Egyptian cartoonist Makhlouf was among dozens of people arrested late last week in advance of planned street protests today. After being held overnight and released without charge early Friday morning, he said on Facebook that his high profile may have saved him, but “others who are less lucky and have nothing to do with politics stay in jail.”
Many Egyptians’ growing discontent with President Abdel Fattah el-Sisi’s government recently boiled over after he ceded two uninhabited but highly strategic Red Sea islands to Saudi Arabia. Activists accused him of selling the territory, setting off a first round of smaller protests earlier this month. Mass demonstrations were planned for today, which is also a national holiday commemorating Israel’s 1982 withdrawal from the Sinai Peninsula, but have mostly been dispersed with tear gas and mass arrests. Pro-Sisi demonstrations, on the other hand, have been allowed to go forward.
When the antigovernment protests were in the planning stages last week, police swept into cafes frequented by activists and indiscriminately arrested many of the people they found inside. Makhlouf was one of at least 101 people arrested across the country, and gave an account of his detention on Facebook:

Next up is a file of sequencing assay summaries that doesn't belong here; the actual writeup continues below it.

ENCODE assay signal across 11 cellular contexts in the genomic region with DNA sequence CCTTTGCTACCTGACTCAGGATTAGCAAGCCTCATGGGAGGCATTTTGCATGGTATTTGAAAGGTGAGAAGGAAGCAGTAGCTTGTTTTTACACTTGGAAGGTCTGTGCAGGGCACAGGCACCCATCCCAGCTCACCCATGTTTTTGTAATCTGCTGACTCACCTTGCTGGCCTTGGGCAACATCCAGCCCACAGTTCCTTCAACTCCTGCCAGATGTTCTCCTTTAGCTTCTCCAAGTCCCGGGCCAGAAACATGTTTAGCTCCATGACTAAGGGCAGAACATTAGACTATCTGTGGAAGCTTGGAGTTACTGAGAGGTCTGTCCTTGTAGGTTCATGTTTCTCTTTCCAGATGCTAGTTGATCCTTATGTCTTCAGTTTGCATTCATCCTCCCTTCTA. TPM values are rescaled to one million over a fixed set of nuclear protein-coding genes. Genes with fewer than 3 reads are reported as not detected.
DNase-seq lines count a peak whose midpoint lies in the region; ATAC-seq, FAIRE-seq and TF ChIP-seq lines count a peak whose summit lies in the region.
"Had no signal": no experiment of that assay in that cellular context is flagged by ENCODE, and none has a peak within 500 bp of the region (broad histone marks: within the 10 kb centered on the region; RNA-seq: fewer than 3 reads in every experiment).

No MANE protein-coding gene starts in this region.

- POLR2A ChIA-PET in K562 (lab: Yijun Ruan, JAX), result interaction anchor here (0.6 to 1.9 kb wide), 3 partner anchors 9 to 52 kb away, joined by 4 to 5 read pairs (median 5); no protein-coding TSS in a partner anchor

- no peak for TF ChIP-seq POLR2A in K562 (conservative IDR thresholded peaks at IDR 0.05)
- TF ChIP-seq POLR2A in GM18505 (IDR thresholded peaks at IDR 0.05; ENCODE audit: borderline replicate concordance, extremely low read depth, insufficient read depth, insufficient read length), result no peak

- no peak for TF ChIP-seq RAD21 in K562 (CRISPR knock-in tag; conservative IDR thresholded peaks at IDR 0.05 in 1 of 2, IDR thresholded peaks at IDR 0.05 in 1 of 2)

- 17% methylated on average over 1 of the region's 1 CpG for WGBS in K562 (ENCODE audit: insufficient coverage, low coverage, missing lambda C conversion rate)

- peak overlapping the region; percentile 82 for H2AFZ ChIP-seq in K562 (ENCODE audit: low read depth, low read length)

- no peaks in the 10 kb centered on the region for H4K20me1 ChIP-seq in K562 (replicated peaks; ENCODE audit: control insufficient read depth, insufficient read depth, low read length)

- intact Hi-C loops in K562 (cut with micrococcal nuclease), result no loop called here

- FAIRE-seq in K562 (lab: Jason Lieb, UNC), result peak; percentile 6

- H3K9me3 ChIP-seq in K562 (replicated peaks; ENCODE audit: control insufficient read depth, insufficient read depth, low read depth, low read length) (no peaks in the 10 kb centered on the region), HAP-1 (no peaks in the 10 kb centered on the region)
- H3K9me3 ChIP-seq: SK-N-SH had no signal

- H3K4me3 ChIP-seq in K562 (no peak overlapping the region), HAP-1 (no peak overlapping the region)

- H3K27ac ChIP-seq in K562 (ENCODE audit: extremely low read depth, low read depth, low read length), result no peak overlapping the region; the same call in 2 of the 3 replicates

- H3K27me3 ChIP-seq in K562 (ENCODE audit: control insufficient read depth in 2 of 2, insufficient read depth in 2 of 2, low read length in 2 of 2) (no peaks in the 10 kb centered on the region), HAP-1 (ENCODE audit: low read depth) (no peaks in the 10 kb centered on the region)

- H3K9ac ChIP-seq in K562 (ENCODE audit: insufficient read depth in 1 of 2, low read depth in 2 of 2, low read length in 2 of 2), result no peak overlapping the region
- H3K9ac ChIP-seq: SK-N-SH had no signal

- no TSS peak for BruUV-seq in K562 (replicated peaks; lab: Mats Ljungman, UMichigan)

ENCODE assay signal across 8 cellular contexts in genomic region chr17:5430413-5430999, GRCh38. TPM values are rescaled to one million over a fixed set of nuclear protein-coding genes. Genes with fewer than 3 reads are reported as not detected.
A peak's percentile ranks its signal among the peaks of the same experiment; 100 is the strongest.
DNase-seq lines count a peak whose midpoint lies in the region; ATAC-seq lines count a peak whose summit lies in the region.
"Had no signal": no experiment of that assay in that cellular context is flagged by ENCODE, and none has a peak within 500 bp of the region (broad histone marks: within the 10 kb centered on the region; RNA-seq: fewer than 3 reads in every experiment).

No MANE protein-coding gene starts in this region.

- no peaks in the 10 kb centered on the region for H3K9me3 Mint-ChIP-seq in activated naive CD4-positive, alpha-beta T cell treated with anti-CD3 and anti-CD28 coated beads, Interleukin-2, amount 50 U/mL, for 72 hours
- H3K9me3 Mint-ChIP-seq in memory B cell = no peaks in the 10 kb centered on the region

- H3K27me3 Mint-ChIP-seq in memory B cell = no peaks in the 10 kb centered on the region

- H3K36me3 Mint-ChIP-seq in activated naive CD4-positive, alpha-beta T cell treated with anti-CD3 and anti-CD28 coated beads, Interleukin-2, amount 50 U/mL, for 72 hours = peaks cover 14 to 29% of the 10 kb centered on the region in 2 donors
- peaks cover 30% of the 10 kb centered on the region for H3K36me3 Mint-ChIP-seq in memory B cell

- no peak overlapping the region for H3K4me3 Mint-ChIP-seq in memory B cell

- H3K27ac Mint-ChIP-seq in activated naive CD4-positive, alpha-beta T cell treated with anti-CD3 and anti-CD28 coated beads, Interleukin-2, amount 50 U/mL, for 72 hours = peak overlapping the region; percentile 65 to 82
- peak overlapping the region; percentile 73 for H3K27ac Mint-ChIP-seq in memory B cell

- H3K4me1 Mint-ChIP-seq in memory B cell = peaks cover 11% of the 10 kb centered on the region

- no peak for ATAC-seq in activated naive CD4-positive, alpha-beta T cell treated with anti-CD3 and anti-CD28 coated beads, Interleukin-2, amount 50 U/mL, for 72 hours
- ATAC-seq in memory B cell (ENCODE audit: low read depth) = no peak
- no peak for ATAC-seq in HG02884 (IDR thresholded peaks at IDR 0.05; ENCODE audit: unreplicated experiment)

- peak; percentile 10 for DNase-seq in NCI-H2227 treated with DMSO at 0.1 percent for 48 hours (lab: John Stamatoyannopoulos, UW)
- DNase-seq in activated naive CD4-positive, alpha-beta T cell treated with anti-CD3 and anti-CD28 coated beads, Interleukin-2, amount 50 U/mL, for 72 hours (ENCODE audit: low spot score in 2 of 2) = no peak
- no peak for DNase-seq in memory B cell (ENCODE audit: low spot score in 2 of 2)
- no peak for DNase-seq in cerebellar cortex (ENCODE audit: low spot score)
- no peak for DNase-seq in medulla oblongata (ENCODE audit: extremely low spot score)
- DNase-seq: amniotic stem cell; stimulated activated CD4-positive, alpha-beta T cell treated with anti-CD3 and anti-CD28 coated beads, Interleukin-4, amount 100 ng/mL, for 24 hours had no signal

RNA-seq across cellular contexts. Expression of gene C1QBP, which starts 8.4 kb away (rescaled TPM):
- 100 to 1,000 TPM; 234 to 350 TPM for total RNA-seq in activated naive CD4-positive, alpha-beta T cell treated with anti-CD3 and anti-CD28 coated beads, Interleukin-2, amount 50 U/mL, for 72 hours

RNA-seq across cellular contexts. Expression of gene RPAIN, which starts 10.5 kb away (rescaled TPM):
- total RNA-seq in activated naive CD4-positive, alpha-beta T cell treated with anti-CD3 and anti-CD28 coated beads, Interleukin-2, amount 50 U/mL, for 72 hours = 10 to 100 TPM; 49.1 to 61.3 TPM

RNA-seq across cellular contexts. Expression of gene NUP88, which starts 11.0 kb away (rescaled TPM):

It was a depressing experience, sad but not cruel. We were arrested from a downtown [Cairo] cafe, they held us for a few hours and left us without a word. It is not fair, they let us go because we are known, while others who are less lucky and have nothing to do with politics stay in jail.
Makhlouf is one of Egypt’s most well-known cartoonists and the cartoon editor for the privately owned newspaper Al-Masry Al-Youm. He is also one of the founders of the satirical magazine Tok Tok. Some of his work can be found with English translations at Al-Masry’s sister site Egypt Independent.
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Contributing Editor Maren Williams is a reference librarian who enjoys free speech and rescue dogs.